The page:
The cover of Aquablue looked interesting, but I didn't groove immediately on the art. It has that slightly cartoony '70s feel and a bit more than usual of the perfect bodies (check out the blue babe). But I was feeling like some real sci-fi after all the contemporary comics I'd been reading, so I picked it up.

It turned out to be a good find and I'm glad to know there are two more cycles to come after this one. It's a very cool concept, with a strong environmental and anti-colonialist theme. It's about a planet that is almost entirely covered in water. There is one small continent and several small islands. The people are peaceful and highly adapted to the water, though they are land-living. An earth-based company discovers that the ocean's energy can be tapped and sent back to the greedy, consumerist home planet.

The lynchpin is a human, a child whose rescue shuttle crashed on Aquablue and raised by the natives. He looks like a surfer and, though not as genetically comfortable in the water as his adopted people, he is still a marine ass-kicker. He becomes a cause célèbre on earth. There is a lot more going on, including a military contingency that is sent at first to protect earth's corporate interests but then starts to question its role, space pirates, mysterious and enormous sea creatures and the deserted remains of an underwater civilization. It all comes together into an exciting and moving story. Again, the french don't pull their punches. Their is some brutal stuff in Aquablue as the natives are rounded up into slave teams and experimented on by a psychotic chemist towards eradicating the entire race.

Another enjoyable read.

Monday, September 04, 2006

18. Tramp by Kraehn and Jusseaume

Tramp 1 cover pictureWritten by Jean-Charles Kraehn drawn by Patrick Jusseaume

Tramp is a 4-album dark and sombre noir/adventure taking place in the shipyards, ports and seas of post WWII Atlantic Ocean. It's about a ship owner in financial trouble, with a dying daughter, who plans an immoral and desperate scheme to buy a barely serviceable cargo ship and blow it up for the insurance. He hires a young, competent captain who is having trouble getting any work because of a scandal during the war. The captain doesn't know about the plan and is grateful for the opportunity, though due to his experiences, naturally wary.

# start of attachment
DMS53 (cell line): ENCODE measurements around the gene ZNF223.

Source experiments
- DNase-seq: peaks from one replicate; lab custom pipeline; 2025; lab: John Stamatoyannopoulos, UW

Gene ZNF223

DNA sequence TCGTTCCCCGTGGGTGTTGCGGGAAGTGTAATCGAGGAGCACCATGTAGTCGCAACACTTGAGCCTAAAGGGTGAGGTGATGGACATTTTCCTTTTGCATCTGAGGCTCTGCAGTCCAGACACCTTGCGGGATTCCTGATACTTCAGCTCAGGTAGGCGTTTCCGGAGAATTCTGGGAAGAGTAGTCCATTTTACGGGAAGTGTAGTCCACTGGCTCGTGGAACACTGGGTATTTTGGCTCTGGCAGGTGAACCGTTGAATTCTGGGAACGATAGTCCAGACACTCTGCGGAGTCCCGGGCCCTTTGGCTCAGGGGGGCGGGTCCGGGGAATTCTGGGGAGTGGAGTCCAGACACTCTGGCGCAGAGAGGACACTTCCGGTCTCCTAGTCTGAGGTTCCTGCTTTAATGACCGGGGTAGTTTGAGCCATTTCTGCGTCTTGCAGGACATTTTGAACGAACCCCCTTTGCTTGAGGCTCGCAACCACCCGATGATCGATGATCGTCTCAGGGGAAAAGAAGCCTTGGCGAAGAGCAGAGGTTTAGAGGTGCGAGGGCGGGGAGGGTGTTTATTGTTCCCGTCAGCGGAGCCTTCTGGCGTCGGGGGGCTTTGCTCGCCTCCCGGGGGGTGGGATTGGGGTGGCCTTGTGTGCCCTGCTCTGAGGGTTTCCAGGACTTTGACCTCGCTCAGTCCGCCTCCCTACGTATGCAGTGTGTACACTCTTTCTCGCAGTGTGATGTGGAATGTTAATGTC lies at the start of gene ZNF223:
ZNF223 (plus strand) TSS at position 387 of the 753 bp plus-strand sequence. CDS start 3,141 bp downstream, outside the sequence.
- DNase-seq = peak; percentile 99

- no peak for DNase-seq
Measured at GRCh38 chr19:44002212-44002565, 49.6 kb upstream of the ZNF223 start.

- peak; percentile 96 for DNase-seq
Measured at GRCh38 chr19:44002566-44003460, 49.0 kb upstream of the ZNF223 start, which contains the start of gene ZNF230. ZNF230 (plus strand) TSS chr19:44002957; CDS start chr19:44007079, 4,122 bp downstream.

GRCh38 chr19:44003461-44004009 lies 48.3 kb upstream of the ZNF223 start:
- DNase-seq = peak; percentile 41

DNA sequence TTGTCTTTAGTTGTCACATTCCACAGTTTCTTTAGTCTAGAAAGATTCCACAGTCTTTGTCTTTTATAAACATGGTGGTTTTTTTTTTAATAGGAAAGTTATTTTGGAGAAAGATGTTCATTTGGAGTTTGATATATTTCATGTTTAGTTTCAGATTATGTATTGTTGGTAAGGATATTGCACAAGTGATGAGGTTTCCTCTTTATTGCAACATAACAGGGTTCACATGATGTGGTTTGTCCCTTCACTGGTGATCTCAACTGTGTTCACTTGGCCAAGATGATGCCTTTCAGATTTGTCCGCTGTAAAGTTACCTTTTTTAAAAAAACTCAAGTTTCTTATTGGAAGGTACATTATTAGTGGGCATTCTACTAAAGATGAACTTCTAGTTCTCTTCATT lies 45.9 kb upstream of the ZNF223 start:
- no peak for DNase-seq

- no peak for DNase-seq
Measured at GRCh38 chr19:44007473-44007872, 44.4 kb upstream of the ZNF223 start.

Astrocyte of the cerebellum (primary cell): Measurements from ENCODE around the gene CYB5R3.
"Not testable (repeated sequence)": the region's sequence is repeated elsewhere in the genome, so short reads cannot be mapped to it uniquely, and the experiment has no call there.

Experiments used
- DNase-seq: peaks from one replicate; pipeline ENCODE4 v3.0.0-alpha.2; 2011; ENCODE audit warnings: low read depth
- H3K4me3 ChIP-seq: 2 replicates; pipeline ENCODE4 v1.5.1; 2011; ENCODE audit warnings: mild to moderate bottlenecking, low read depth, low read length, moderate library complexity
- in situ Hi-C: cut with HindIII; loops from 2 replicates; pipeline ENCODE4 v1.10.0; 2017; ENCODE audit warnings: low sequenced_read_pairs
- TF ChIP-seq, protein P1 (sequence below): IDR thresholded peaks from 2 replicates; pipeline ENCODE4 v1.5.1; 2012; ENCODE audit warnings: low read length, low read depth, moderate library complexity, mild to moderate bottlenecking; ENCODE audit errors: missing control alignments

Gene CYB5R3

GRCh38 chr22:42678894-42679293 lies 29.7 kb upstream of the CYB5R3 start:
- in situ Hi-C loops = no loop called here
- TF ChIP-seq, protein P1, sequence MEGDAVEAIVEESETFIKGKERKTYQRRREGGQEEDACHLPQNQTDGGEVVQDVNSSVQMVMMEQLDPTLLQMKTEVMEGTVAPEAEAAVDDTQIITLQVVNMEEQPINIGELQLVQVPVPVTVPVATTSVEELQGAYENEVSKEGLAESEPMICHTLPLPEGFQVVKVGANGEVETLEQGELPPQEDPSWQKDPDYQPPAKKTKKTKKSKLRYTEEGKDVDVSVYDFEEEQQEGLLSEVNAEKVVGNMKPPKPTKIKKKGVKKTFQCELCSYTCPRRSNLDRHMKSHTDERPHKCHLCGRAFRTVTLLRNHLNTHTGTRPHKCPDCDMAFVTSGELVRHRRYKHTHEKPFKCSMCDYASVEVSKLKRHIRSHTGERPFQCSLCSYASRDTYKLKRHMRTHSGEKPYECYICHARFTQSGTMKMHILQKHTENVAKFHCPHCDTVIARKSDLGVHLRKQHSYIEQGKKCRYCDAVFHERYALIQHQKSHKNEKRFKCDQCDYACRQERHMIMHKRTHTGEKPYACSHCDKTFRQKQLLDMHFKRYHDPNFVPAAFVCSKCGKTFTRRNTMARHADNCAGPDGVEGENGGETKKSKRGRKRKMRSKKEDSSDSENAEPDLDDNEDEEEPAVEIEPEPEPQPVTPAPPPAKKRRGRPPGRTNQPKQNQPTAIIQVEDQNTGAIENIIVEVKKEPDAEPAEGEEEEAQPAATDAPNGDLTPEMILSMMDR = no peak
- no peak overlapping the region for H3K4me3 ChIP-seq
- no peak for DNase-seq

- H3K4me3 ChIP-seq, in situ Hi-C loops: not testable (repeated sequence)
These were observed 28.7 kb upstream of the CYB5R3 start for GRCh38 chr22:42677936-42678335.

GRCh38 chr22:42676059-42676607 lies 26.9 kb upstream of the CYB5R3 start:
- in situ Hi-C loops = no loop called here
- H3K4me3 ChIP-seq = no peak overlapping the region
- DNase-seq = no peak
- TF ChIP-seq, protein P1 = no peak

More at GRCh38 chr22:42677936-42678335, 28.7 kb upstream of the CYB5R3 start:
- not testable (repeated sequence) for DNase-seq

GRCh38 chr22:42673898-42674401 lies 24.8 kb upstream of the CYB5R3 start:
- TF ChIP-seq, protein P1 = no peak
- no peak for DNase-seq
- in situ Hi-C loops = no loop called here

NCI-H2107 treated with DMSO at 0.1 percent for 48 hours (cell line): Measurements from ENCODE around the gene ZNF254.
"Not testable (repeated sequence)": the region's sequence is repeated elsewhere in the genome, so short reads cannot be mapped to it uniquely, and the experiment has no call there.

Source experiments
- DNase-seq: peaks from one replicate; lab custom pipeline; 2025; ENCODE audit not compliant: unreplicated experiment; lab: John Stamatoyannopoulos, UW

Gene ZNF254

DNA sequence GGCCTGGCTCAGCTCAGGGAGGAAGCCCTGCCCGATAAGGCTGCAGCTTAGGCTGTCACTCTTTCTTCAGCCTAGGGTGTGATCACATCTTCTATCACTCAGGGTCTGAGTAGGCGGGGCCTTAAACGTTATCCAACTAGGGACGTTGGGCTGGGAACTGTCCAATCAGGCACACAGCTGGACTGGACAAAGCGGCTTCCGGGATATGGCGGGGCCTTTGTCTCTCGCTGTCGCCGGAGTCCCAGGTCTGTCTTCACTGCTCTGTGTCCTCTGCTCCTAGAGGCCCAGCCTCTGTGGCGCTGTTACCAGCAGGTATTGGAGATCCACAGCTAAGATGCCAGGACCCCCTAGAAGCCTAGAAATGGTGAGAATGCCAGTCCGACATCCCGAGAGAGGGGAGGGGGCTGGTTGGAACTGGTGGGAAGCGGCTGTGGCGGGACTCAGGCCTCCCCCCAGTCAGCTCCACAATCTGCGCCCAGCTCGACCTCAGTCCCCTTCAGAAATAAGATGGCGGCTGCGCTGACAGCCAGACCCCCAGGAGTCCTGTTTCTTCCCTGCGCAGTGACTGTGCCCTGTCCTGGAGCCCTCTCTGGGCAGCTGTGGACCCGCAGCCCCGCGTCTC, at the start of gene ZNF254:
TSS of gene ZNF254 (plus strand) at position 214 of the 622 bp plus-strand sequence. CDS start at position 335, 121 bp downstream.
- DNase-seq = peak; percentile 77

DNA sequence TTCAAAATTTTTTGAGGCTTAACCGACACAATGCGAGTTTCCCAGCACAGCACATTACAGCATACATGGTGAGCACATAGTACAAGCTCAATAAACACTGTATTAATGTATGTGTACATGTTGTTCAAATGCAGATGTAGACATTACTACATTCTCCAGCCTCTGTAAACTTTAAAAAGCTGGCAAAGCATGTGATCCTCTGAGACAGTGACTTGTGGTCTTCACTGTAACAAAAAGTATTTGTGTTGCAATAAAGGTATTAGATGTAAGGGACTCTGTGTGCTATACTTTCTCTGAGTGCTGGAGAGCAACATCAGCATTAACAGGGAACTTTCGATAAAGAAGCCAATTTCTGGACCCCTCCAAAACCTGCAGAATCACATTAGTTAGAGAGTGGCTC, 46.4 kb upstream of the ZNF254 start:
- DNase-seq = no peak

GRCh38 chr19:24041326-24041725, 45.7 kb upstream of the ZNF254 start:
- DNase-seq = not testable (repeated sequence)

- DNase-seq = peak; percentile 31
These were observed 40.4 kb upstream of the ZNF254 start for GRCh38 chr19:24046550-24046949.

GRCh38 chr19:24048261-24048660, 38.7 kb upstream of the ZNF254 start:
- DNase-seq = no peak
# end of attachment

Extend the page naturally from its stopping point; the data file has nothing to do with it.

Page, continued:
Tramp 1 cover picture

Before leaving, he begins seeing the ship owner's secretary and they fall in love. She accidently discovers the plan but gets found out and is brutally raped and tortured by the tough and rotten first mate (first mates are often tough and rotten, aren't they? How about Allen, Captain Haddock's old nemesis?). The young captain leaves with the ship anyways, suspicious and heartbroken, but not realizing his new love's death was connected in any way to him or the ship he is piloting. There are of course plenty of clues and machinations in motion to get him involved and this is what drives the majority of the story.

Tramp 1 cover picture

The art is great, really capturing the grey sea and sky, the rusted metal and wet wood of industrial ports, the desperate, hard nature of the people who survive off the economy around them. Though it is very noir in tone and design, ultimately, like many french BDs, it is an adventure. There is a lot of action and the ending is particularily spectacular. The protagonist gets into some serious shit! There are also a great cast of secondary characters: sleazy south american guides/middlemen, wealthy arms dealers, ex-nazi submarine crews, east african prostitutes. It's very similar in many ways to a Desmond Bagley novel.

This is what I really love about the BDs. They are arty and self-conscious, but they really like to tell a good story and they like cool, badass stuff. But they do it intelligently and beautifully and they don't pull their punches. It makes for a gritty, gripping and very satisfying read. Very cool. Strongly recommended. I wish they would translate these things so everyone could read them.

Tramp 1 cover picture